Murray Chass

Blogger Murray Chass attacks me for bad reporting, ignores quotes, evidence in doing so

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Murray Chass, who actually was the foremost expert in the media regarding baseball labor issues in general and collusion in the 1980s in particular, decided to tear me a new one over at his blog today after I wrote about those potentially collusive statements regarding Stephen Drew and Kendrys Morales a couple of weeks ago. Statements which led to Tony Clark launching an investigation into their source.

When someone told me Chass was on my butt about that I actually got worried. Because, for as silly and crazy as his writings have become over the years, you can’t knock the man’s expertise on labor and collusion. That’s his turf and I was legitimately worried that I made a dumb mistake in my posts on the subject. So, while it’s always the better move to ignore Murray Chass, in this instance I had to go read what he wrote to see how wrong I was!

You’ll be shocked to learn that he’s far more interested in taking me to task for being a blogger and and not a reporter. Which is awesome considering that he himself is a blogger* but we’ll let that slide for a minute. He’s particularly upset that I claimed that Tony Clark is trying to to investigate the source of those quotes about Drew and Morales and that, in doing so, he’s not going to win over any friends in the media:

In the hours before I wrote this column I was looking for something and found something else, one of the dumbest and most ignorant pieces of baseball writing I have read in years. It was a piece by Craig Calcaterra of NBCsports.com.

Calcaterra criticized Tony Clark, the head of the players union, for suggesting that anonymous comments from club executives about free agents Stephen Drew and Kendrys Morales could be a form of collusion . . . With his comments, Clark was not trying to sniff out sources or their identification.

Tony Clark was not trying to sniff out sources, eh? Better tell that to Tony Clark, Murray, because here was his official statement on the matter:

“I am angered that numerous baseball executives have blatantly and intentionally violated our collective bargaining agreement by offering to ESPN comments about free agent values of Stephen Drew and Kendrys Morales. These statements undermine the free agent rights of the players and depress the market values. Today, I have called upon the Commissioner’s office to investigate immediately and thoroughly the sources of these statements and to take appropriate action to enforce our agreement.” [emphasis supplied].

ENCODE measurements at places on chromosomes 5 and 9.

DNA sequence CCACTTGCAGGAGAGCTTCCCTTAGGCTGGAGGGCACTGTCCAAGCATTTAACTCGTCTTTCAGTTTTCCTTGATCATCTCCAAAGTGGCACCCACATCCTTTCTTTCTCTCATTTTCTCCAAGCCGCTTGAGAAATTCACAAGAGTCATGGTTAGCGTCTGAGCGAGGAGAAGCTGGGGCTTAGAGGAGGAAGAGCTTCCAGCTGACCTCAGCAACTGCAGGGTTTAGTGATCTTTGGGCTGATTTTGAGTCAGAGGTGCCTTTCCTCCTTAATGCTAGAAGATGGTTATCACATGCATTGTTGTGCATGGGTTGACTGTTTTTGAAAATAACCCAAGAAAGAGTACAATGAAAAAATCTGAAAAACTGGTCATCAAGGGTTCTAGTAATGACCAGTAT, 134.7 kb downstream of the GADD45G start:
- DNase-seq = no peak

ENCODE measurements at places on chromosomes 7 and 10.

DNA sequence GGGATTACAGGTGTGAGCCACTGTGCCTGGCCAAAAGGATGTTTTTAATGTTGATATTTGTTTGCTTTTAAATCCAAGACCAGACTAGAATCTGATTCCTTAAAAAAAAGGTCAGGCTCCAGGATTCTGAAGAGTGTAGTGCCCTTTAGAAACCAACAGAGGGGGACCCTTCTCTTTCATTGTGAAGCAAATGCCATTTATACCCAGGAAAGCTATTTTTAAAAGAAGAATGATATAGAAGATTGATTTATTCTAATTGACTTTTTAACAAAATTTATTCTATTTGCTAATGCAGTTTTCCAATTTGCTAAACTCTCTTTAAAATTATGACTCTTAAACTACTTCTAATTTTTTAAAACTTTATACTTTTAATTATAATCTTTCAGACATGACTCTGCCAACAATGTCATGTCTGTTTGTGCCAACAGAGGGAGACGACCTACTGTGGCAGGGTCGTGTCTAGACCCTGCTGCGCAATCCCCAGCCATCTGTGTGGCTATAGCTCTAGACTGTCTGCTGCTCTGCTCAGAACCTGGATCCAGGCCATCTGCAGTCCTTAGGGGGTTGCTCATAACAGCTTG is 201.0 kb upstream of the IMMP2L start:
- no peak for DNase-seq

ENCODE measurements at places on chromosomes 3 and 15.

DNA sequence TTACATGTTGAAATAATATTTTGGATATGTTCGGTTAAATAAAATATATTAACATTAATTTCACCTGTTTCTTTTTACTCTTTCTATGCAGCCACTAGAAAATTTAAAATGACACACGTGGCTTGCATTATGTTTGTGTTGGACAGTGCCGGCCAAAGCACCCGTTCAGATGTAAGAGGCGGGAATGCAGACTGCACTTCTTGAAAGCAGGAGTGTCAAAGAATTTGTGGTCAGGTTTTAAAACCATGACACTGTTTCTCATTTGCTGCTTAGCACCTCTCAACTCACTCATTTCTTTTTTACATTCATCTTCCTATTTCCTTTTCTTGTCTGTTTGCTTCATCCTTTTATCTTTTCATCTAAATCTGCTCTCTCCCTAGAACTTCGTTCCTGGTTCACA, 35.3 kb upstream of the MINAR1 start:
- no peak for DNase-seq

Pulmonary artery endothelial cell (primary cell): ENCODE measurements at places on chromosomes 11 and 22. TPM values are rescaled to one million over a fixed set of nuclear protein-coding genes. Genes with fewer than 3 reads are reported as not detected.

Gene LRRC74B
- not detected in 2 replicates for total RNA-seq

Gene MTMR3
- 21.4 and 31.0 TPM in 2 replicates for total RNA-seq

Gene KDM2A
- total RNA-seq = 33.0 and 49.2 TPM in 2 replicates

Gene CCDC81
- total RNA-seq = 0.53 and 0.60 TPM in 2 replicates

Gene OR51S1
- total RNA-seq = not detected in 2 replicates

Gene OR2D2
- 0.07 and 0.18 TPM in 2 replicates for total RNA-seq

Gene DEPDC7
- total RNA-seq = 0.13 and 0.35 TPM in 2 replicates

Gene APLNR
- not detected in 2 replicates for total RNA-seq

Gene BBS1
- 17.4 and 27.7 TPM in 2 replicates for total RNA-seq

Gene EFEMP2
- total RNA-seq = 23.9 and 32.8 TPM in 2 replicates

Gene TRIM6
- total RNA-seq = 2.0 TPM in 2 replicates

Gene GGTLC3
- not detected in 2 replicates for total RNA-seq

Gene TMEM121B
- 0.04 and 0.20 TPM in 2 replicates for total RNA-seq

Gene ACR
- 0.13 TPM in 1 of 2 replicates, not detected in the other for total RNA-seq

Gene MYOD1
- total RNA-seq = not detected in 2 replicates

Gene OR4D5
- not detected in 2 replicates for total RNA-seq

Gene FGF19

A few days later, Clark sent all registered agents a document retention order, demanding that they keep all records of their contact with reporters regarding Drew and Morales.

I suppose I’m crazy to see those things as Clark “trying to sniff out sources for their identification.” Unfortunately Chass — after lecturing me about ignoring relevant information in my writing — ignores both of those things in reaching his own conclusion on the matter.

Murray, you’re a Hall of Famer, and for all the work that put you there, I respect you. But you have no more business being out there engaging in media criticism than 83-year-old Ernie Banks has being in the Cubs’ lineup against the Diamondbacks this afternoon. Less so, actually. Because while neither Banks nor you are likely to be able to catch up to a fastball these days, at least Banks isn’t blinded by bitterness and rage about not being active anymore.

*I suppose there are many definitions of “blogger,” but the original and in my mind truest definition of the term is one who reads and synthesizes news and opinion on the Internet, forms his or her own opinions about it, links said news and opinions on his or her “web log” — which is where the word “blog” comes from — and talks about what he or she thinks about the matter.

While, today, bloggers such as myself may work for large media organizations like NBC, the original promise of blogging was that it gave people not affiliated with the mainstream media a chance to write and opine about the issues of the day.

In what way Murray Chass does not fit this definition is beyond me. He is a blogger in the purest and truest meaning of the word. In form — he writes a blog from his home in his free time — and in practice — he is using it to attack a writer from a large media organization — Chass is, in fact, the Platonic ideal of a blogger. He is keeping it so real as a blogger, he makes a guy like me — who considers himself a pretty decent blogger — look like some sort of sellout. A piker. Frankly, I’m a tad embarrassed at how much more of a legit blogger Chass is than me sometimes.